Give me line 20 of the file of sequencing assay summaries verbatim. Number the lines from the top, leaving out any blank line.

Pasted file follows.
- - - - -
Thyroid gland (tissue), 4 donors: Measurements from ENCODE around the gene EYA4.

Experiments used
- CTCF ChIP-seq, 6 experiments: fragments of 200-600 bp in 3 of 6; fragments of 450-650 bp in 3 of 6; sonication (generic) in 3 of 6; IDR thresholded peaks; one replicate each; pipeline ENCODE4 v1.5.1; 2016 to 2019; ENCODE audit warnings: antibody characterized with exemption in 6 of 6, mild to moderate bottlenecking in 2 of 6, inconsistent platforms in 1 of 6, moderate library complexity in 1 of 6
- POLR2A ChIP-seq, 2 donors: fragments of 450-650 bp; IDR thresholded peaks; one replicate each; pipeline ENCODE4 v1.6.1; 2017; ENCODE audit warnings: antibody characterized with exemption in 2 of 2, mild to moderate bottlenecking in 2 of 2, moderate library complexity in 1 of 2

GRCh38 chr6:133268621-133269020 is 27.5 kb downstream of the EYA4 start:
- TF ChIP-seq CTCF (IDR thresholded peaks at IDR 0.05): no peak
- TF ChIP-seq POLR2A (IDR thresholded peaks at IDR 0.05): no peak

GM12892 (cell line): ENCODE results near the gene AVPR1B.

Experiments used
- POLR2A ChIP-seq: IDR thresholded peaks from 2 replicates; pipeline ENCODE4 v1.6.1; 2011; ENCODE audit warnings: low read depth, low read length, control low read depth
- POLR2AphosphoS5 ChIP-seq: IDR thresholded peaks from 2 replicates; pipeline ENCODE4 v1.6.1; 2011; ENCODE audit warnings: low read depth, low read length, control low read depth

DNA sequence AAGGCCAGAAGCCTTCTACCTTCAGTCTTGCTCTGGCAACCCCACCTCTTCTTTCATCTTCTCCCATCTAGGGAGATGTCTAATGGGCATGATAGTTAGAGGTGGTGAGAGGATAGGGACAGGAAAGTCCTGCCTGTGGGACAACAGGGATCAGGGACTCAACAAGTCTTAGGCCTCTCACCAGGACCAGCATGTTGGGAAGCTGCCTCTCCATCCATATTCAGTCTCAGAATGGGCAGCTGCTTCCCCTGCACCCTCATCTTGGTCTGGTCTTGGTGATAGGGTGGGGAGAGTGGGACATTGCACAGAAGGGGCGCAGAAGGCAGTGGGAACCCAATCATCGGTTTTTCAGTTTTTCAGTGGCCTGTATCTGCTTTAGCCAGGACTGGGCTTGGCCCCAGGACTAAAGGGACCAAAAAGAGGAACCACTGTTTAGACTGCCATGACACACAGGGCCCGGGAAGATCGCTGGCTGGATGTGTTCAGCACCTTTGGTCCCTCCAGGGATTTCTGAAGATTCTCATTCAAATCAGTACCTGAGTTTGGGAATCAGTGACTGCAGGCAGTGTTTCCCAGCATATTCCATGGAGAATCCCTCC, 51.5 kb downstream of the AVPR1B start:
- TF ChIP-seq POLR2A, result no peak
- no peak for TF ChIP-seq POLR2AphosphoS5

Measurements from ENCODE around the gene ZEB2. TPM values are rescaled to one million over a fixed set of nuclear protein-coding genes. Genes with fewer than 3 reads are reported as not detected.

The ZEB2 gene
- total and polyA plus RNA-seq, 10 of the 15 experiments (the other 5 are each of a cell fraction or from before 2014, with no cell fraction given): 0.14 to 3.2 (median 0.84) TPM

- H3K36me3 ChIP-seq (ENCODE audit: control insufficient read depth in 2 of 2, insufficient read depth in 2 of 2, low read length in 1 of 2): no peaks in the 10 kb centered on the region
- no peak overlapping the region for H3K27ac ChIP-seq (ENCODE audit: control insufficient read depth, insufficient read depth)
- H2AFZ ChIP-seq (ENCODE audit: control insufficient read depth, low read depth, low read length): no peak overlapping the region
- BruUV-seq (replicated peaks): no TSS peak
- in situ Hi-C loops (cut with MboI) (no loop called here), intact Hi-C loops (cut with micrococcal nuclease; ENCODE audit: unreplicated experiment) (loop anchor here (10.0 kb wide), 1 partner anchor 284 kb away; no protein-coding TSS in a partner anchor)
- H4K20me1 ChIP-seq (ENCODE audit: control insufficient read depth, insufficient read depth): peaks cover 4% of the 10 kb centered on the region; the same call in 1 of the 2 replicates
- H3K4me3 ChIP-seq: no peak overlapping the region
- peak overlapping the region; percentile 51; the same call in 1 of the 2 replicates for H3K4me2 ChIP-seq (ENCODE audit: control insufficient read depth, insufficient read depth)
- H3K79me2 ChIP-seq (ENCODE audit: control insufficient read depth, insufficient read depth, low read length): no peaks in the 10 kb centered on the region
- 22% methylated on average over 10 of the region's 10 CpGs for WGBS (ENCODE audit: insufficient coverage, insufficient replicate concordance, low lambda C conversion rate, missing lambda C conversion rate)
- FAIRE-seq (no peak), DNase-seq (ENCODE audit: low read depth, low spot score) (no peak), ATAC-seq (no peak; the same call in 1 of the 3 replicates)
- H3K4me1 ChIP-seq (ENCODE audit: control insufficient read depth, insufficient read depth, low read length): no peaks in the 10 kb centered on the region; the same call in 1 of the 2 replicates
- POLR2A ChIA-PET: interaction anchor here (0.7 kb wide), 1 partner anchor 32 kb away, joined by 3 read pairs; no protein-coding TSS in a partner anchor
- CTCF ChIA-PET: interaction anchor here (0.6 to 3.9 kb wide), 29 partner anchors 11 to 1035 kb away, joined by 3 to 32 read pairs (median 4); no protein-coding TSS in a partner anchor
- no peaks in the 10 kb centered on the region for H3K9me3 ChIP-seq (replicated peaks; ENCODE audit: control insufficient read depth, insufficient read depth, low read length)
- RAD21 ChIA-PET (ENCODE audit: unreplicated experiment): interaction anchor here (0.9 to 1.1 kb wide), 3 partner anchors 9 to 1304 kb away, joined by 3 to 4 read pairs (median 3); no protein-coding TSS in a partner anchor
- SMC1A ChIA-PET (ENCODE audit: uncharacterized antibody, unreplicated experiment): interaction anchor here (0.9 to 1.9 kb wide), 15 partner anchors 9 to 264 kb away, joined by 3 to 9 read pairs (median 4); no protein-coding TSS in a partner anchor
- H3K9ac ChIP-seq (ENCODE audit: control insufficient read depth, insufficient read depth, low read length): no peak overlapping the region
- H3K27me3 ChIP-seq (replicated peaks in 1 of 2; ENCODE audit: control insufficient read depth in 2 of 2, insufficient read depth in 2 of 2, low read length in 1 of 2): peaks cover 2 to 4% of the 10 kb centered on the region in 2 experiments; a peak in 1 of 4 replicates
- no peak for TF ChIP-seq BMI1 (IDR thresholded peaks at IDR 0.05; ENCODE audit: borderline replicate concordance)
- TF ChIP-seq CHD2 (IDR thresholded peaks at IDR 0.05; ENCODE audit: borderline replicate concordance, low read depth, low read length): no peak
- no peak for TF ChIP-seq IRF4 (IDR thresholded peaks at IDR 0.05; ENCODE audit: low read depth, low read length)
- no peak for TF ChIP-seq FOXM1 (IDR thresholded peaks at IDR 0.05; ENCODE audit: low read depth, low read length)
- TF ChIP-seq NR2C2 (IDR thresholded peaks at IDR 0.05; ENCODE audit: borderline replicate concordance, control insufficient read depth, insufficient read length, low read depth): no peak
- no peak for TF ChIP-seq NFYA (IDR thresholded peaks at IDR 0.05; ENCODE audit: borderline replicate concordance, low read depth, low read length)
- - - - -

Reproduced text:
- H2AFZ ChIP-seq (ENCODE audit: control insufficient read depth, low read depth, low read length): no peak overlapping the region